Conference participants hear from nurses and health care professionals about what their career path could look like. (photo by Larry Dalton)

Say Yes

Yes 2 Kollege helps African-American students find an education and a career

Back Article Aug 31, 2017 By Robin Epley

Dee Lucien is waiting patiently. She’s on the shortlist for a spot in the prestigious doctoral program at UC Davis’ Betty Irene Moore School of Nursing, thanks to a full-ride scholarship she says she never would have known about if it hadn’t been for one local nonprofit.

Yes 2 Kollege helps African-Americans in the greater Sacramento region achieve their educational goals and realize a path into the health care industry, says Executive Director Sharon Chandler. One way the nonprofit does this is through an annual conference held at the UC Davis Betty Irene Moore School of Nursing. The nonprofit partners with the university to assist attendees in applying for UC Davis scholarships.

“We’re like the middle man,” Chandler says. “We get the resources to the people and the people to the resources.”

A panel of retired and current nurses discuss the obstacles they have faced as African-Americans in nursing careers at Yes 2 Kollege’s inaugural nursing conference last year.

Lucien, who hopes to enter the nursing doctoral program this fall, received her scholarship at last year’s conference. A second scholarship went to a young woman pursuing her master’s degree in nursing at UC Davis.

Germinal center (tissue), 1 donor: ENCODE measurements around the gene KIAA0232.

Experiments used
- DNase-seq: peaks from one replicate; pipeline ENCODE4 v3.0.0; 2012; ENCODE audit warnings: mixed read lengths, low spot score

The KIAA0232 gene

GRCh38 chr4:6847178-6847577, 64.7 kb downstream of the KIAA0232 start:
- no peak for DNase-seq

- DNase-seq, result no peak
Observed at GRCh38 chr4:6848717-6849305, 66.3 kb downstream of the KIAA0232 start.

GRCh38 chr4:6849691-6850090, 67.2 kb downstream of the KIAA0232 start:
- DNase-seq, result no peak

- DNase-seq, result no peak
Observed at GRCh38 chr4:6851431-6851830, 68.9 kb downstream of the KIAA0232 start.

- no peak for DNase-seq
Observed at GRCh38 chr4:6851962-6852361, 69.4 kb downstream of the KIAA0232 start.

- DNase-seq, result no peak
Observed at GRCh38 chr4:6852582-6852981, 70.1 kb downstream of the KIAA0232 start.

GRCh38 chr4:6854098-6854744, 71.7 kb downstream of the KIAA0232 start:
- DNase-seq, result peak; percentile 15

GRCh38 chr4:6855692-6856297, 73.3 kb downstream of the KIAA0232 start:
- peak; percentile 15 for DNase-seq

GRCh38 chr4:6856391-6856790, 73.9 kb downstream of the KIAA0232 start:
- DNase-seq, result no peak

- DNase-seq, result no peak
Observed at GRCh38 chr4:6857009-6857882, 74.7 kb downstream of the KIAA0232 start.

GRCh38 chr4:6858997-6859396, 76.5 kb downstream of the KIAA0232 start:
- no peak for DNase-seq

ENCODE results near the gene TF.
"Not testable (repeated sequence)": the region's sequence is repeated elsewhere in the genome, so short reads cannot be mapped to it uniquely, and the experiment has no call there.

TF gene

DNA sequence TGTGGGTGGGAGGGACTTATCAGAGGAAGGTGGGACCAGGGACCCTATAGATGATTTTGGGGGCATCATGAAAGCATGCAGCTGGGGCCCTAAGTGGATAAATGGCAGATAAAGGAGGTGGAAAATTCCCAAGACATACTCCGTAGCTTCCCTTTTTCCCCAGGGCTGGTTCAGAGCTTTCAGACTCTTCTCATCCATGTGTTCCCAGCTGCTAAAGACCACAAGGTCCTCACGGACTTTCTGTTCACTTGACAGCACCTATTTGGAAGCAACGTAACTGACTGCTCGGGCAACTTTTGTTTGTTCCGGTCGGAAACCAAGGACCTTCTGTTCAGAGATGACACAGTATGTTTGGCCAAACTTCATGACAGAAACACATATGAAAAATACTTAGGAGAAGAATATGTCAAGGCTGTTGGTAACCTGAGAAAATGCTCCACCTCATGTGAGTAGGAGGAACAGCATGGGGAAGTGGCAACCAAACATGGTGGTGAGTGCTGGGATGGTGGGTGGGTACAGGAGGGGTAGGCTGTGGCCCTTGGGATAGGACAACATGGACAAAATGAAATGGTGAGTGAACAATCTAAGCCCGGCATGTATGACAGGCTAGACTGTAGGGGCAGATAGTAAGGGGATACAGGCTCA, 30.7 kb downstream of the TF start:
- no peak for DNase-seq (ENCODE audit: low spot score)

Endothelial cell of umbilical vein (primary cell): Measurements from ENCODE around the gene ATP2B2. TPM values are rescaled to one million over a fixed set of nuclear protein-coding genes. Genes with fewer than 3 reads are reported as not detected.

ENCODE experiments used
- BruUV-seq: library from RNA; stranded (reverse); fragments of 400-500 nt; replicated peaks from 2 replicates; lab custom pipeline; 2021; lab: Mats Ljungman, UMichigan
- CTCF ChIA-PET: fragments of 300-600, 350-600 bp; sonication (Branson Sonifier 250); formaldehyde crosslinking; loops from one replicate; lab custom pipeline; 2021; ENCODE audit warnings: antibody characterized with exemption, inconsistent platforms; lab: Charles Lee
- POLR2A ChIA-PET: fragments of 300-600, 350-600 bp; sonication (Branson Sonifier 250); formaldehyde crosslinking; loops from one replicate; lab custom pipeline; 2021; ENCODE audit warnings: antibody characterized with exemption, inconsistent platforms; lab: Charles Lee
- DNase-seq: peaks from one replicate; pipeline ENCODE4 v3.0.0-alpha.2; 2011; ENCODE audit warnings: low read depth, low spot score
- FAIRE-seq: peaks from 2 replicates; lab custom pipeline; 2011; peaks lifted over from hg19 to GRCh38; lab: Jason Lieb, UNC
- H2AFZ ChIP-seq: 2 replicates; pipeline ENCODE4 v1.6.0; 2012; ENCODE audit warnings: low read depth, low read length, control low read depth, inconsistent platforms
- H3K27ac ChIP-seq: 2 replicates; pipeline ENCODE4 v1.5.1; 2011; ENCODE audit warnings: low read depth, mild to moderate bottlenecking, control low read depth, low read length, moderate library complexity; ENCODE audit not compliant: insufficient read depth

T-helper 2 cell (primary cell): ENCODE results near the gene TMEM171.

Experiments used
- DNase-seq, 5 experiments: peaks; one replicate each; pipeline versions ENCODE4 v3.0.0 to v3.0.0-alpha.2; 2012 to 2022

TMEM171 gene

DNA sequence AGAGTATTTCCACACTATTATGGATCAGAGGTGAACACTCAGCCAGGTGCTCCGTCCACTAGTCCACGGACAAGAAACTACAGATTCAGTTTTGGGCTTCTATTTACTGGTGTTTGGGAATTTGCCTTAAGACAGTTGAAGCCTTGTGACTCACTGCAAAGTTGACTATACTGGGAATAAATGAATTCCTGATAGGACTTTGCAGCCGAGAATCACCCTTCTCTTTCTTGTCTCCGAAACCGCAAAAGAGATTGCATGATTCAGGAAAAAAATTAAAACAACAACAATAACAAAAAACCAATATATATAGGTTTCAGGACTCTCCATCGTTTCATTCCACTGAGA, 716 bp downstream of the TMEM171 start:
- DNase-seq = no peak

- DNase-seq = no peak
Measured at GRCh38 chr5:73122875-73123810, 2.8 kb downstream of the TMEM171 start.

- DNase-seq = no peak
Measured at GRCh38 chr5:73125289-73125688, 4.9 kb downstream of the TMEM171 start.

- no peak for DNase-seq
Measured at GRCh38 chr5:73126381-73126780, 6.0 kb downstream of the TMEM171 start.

Lucien currently teaches nursing at Sacramento City College, where she serves as faculty adviser for the school’s National Student Nurses Association chapter. She says the conference helps students navigate a career path in nursing. “They get to learn what a nurse is, how you get in, the salaries and what motivates someone to do nursing,” she says. “They hear testimonies they can relate to, that build confidence, and take that home.”

In 2015, the California State Senate designated August as African-American Women’s Health Legacy month, Chandler says, which is why she decided to hold the annual conference during that time. This year’s conference, to be held on Aug. 26, will include discussions on nursing technology, a panel on the need for African-American nurses, free healthcare screenings and a job fair. There will also be another round of scholarship application assistance and mentorship pairings, Chandler says.

The nonprofit also offers a mentorship program to middle and high school students, as well as a job shadowing program each July. To date, Chandler says, they’ve helped find mentors for nearly 300 students in the Sacramento area, or about 70 students annually.

“We want to help people wherever they are in their career and show them a path to whatever level they want to get to,” Chandler says.